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Performs greedy agglomerative clustering on network-x graphs

Project description

Agglomerative clustering tool for network-x graphs


Implements the algorithm described by: “Fast algorithm for detecting community structure in networks” M. E. J. Newman. 2004 This is a greedy agglomerative hierarchical clustering algorithm. The alogorithm efficiently clusters large number of nodes (this is one of the best scaling clustering algorithms) while producing a suggested number of clusters. See papers on scaling and accuracy questions regarding greedy Newman.

This implementation uses a heap to select the best pair to cluster at each iteration - A naive implementation considers all “n” edges in the graph (O(n)) - A heap reduces this search dramatically (O(log(n))


allset – for automatic module importing networkx – supported graphing library


  • The actual Modularity score does not exactly match the Modularity score of the example on the wikipedia page
  • Does not work for directed graphs (TODO operate on the undirected graph)
  • Does not work for negative graphs (TODO add this capability)
  • Does not handle disconnected components (unless than are components of size 1)
  • Clustering needs to move to a function call rather than an object holder (return dendrogram object)
  • Node relabeling is messy
  • Dendrogram crawling is used for two separate purposes which aren’t clearly defined/called


NewmanGreedy objects store the following attributes * Supergraph - Duplicate of the original graph. Gets manipulated during the clustering: edges and nodes are condensed and reweighted - Cluster degree stored in node attribute - Number of connections between clusters stored in edge attribute (weighted edge) - Implicitly keeps track of the existing nodes which is required for the heap * Dendrogram - Stores the clustering history in a tree * Heap - Stores the modularity quality difference for combining each pair of existing nodes - Popping returns the node pair with the largest modulairty/quality difference, then smallest id1, then smallest id2 * Stored as a tuple (value, id1, id2) where the modularity/value is negated, and id1 is the smaller of the two * Processing the smaller IDs first means that smaller clusters will be chosen first during modularity tie breaking - Non-existing nodes are not actively removed from the heap, so pairs with non-existing nodes are ignored when popping * Quality History - Charts the Modularity score for each number of clustering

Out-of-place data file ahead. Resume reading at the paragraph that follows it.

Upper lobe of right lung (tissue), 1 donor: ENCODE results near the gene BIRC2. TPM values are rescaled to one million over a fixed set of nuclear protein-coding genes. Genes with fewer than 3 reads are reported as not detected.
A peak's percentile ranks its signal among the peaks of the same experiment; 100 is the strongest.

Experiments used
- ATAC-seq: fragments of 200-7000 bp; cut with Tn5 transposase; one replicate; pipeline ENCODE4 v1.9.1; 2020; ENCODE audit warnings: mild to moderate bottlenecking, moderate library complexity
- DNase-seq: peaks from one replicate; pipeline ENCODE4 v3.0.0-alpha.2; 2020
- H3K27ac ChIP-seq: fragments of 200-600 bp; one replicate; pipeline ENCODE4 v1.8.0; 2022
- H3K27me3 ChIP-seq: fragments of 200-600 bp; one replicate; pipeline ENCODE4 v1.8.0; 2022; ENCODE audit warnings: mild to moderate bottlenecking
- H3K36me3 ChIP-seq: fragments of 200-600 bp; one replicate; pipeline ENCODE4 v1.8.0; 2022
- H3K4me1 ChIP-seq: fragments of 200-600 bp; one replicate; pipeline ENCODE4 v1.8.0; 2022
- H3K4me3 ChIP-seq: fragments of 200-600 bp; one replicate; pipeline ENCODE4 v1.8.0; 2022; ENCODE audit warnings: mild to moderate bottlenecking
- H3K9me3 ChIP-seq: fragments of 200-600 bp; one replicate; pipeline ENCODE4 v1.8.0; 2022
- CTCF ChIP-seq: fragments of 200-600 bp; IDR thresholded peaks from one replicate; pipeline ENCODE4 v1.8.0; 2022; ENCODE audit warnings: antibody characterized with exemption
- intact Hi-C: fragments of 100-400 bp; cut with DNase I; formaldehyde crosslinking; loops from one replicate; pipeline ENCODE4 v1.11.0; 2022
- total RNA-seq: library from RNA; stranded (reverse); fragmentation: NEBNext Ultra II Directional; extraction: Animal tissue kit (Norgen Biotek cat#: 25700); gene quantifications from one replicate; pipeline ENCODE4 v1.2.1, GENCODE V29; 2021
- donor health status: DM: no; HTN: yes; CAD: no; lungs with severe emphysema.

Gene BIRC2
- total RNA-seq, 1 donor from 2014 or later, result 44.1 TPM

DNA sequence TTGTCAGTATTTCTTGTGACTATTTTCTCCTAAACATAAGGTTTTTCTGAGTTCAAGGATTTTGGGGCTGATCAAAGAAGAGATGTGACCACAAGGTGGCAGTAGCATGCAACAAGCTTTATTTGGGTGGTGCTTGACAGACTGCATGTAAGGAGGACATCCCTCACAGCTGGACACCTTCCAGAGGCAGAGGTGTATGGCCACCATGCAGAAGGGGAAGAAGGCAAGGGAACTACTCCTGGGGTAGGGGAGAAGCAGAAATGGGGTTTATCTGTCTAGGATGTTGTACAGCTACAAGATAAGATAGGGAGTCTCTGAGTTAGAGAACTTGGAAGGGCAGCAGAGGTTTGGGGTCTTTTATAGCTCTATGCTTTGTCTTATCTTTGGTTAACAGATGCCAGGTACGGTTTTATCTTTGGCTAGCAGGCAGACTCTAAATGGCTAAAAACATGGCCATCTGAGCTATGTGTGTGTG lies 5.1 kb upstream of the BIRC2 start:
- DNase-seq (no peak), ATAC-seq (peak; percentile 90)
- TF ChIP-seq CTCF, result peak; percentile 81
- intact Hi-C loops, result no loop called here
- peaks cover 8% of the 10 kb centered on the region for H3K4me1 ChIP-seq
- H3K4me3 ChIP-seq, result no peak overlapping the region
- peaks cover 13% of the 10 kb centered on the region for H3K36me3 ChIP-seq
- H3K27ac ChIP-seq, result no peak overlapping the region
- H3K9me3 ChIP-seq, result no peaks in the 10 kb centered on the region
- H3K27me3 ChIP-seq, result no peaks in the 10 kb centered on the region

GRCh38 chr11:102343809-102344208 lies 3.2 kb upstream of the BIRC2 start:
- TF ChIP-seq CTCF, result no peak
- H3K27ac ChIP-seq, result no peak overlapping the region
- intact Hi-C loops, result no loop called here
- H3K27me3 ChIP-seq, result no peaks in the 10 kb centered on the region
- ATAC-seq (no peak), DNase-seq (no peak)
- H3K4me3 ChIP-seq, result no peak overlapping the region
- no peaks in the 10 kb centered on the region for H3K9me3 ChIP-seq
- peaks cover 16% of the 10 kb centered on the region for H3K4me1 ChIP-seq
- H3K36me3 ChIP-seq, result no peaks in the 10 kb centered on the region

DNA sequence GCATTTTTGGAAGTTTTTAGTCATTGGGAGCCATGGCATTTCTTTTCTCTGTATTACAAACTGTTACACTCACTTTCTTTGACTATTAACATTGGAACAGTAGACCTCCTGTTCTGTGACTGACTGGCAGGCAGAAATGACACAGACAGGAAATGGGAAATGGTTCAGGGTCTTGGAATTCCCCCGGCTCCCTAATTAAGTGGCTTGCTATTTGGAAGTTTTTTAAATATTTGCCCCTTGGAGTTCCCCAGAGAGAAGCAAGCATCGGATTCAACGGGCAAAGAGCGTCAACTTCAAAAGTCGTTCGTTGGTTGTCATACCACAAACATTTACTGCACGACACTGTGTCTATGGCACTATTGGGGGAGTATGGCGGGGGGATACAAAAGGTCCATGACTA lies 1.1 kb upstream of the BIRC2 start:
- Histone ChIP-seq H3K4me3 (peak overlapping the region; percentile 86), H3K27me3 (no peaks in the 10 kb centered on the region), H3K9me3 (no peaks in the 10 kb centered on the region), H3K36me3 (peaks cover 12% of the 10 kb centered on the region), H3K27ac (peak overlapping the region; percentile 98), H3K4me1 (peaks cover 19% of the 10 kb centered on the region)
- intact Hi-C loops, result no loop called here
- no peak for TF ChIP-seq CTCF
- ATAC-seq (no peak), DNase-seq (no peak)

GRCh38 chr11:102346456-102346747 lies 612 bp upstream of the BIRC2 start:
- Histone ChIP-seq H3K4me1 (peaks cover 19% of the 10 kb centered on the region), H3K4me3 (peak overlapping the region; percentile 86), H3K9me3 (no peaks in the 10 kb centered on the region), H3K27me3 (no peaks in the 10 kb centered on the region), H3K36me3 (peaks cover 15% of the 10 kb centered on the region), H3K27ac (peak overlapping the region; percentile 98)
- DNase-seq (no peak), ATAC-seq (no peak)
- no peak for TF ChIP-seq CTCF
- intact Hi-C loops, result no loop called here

Author(s): Ethan Lozano & Matthew Seal

Collaborator(s): Zubin Jelveh

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